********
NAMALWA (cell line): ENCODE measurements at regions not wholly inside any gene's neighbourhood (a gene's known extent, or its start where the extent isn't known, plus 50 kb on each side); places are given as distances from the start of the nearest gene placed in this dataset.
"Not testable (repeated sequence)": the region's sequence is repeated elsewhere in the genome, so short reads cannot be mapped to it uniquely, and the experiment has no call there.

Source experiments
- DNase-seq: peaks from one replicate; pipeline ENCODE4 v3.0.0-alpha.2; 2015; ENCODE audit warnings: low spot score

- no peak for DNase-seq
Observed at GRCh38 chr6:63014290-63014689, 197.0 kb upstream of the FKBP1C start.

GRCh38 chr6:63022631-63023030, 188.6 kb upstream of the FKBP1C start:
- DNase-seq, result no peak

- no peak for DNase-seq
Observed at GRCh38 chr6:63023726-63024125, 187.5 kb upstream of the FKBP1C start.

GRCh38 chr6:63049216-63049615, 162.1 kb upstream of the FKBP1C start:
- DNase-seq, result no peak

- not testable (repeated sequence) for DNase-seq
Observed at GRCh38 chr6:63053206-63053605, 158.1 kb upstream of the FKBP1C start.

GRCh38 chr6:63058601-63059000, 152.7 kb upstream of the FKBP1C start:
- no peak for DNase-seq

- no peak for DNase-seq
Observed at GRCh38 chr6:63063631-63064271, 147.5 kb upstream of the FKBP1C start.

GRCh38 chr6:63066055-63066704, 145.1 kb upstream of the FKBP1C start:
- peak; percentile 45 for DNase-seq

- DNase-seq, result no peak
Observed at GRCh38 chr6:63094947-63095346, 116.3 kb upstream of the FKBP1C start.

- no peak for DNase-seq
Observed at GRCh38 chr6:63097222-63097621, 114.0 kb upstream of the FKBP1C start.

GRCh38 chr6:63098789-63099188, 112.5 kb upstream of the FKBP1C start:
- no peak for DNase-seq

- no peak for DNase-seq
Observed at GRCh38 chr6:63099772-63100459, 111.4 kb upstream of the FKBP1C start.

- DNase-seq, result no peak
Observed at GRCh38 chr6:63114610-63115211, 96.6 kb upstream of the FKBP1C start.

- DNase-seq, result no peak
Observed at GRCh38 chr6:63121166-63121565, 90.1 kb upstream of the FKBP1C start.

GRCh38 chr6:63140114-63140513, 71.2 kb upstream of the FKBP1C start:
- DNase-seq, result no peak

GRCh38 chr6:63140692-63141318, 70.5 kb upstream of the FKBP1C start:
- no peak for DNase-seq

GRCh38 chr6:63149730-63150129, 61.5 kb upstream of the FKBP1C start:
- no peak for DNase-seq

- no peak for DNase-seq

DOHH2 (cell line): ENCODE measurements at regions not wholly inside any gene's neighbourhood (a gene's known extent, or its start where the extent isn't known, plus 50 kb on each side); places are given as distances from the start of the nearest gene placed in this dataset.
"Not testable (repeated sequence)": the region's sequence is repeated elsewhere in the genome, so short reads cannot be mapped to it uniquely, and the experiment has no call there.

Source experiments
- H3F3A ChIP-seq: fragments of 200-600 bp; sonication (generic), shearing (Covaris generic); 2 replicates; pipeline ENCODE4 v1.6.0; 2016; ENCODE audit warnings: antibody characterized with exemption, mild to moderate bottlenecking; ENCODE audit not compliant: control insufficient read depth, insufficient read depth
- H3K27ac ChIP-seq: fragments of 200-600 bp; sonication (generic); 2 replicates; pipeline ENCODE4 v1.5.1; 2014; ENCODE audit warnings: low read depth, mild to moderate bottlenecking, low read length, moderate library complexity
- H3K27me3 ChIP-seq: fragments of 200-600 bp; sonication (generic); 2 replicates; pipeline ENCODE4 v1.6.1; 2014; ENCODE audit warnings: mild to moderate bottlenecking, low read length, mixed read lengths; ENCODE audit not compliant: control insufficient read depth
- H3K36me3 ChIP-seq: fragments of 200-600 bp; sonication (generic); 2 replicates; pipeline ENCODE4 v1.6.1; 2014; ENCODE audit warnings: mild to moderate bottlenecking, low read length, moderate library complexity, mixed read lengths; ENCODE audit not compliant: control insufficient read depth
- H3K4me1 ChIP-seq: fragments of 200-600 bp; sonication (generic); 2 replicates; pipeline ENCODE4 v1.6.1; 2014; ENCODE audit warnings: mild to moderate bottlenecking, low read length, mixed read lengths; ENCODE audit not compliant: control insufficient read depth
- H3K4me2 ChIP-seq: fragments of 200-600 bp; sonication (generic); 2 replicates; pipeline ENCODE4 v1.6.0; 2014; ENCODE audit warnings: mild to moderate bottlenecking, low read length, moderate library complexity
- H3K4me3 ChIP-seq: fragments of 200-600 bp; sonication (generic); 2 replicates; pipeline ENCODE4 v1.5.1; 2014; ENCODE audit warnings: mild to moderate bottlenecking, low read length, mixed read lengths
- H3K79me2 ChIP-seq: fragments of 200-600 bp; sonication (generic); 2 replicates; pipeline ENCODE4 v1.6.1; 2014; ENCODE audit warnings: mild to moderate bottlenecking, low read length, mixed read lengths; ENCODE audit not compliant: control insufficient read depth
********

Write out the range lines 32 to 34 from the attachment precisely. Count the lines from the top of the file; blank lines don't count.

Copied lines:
Observed at GRCh38 chr6:63121166-63121565, 90.1 kb upstream of the FKBP1C start.

GRCh38 chr6:63140114-63140513, 71.2 kb upstream of the FKBP1C start:
- DNase-seq, result no peak